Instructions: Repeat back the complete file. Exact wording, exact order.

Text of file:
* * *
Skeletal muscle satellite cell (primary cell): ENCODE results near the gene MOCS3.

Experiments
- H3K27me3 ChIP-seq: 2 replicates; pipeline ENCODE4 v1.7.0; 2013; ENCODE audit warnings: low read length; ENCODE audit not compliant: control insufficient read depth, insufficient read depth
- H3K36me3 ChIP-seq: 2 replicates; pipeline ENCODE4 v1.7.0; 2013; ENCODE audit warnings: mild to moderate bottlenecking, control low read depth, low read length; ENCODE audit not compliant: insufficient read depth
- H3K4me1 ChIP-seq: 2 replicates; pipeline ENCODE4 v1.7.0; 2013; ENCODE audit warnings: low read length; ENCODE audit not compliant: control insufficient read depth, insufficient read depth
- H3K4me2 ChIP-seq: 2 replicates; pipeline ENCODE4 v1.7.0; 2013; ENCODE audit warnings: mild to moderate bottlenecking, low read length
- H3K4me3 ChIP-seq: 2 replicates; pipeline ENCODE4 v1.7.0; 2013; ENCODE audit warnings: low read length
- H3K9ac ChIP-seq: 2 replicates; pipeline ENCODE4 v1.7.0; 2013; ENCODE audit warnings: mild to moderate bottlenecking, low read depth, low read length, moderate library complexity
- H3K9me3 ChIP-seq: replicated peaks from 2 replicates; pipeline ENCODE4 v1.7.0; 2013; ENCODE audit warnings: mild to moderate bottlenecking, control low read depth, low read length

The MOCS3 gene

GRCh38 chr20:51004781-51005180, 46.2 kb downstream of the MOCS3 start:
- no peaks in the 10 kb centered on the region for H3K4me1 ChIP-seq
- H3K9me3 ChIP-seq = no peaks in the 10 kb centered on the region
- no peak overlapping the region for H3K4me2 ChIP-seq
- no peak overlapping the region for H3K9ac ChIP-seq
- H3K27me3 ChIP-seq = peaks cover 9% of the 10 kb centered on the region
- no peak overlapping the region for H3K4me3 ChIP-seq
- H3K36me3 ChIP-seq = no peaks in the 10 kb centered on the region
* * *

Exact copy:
Skeletal muscle satellite cell (primary cell): ENCODE results near the gene MOCS3.

Experiments
- H3K27me3 ChIP-seq: 2 replicates; pipeline ENCODE4 v1.7.0; 2013; ENCODE audit warnings: low read length; ENCODE audit not compliant: control insufficient read depth, insufficient read depth
- H3K36me3 ChIP-seq: 2 replicates; pipeline ENCODE4 v1.7.0; 2013; ENCODE audit warnings: mild to moderate bottlenecking, control low read depth, low read length; ENCODE audit not compliant: insufficient read depth
- H3K4me1 ChIP-seq: 2 replicates; pipeline ENCODE4 v1.7.0; 2013; ENCODE audit warnings: low read length; ENCODE audit not compliant: control insufficient read depth, insufficient read depth
- H3K4me2 ChIP-seq: 2 replicates; pipeline ENCODE4 v1.7.0; 2013; ENCODE audit warnings: mild to moderate bottlenecking, low read length
- H3K4me3 ChIP-seq: 2 replicates; pipeline ENCODE4 v1.7.0; 2013; ENCODE audit warnings: low read length
- H3K9ac ChIP-seq: 2 replicates; pipeline ENCODE4 v1.7.0; 2013; ENCODE audit warnings: mild to moderate bottlenecking, low read depth, low read length, moderate library complexity
- H3K9me3 ChIP-seq: replicated peaks from 2 replicates; pipeline ENCODE4 v1.7.0; 2013; ENCODE audit warnings: mild to moderate bottlenecking, control low read depth, low read length

The MOCS3 gene

GRCh38 chr20:51004781-51005180, 46.2 kb downstream of the MOCS3 start:
- no peaks in the 10 kb centered on the region for H3K4me1 ChIP-seq
- H3K9me3 ChIP-seq = no peaks in the 10 kb centered on the region
- no peak overlapping the region for H3K4me2 ChIP-seq
- no peak overlapping the region for H3K9ac ChIP-seq
- H3K27me3 ChIP-seq = peaks cover 9% of the 10 kb centered on the region
- no peak overlapping the region for H3K4me3 ChIP-seq
- H3K36me3 ChIP-seq = no peaks in the 10 kb centered on the region